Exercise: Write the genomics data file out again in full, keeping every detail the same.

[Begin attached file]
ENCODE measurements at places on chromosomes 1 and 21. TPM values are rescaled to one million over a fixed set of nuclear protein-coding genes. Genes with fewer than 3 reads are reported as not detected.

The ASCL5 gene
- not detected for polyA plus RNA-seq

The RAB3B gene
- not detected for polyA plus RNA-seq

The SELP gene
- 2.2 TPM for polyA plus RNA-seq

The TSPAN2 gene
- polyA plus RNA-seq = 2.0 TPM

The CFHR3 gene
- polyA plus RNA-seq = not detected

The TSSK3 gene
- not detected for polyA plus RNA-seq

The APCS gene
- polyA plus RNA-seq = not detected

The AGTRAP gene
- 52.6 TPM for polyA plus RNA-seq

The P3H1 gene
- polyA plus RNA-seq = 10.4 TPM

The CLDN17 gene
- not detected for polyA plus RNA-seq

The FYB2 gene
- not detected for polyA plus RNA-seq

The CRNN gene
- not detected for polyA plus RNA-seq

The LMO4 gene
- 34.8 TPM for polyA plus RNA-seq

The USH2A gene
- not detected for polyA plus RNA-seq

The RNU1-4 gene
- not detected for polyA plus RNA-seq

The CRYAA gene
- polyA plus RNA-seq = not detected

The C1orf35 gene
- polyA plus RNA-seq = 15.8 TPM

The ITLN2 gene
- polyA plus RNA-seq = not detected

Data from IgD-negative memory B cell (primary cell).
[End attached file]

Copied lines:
ENCODE measurements at places on chromosomes 1 and 21. TPM values are rescaled to one million over a fixed set of nuclear protein-coding genes. Genes with fewer than 3 reads are reported as not detected.

The ASCL5 gene
- not detected for polyA plus RNA-seq

The RAB3B gene
- not detected for polyA plus RNA-seq

The SELP gene
- 2.2 TPM for polyA plus RNA-seq

The TSPAN2 gene
- polyA plus RNA-seq = 2.0 TPM

The CFHR3 gene
- polyA plus RNA-seq = not detected

The TSSK3 gene
- not detected for polyA plus RNA-seq

The APCS gene
- polyA plus RNA-seq = not detected

The AGTRAP gene
- 52.6 TPM for polyA plus RNA-seq

The P3H1 gene
- polyA plus RNA-seq = 10.4 TPM

The CLDN17 gene
- not detected for polyA plus RNA-seq

The FYB2 gene
- not detected for polyA plus RNA-seq

The CRNN gene
- not detected for polyA plus RNA-seq

The LMO4 gene
- 34.8 TPM for polyA plus RNA-seq

The USH2A gene
- not detected for polyA plus RNA-seq

The RNU1-4 gene
- not detected for polyA plus RNA-seq

The CRYAA gene
- polyA plus RNA-seq = not detected

The C1orf35 gene
- polyA plus RNA-seq = 15.8 TPM

The ITLN2 gene
- polyA plus RNA-seq = not detected

Data from IgD-negative memory B cell (primary cell).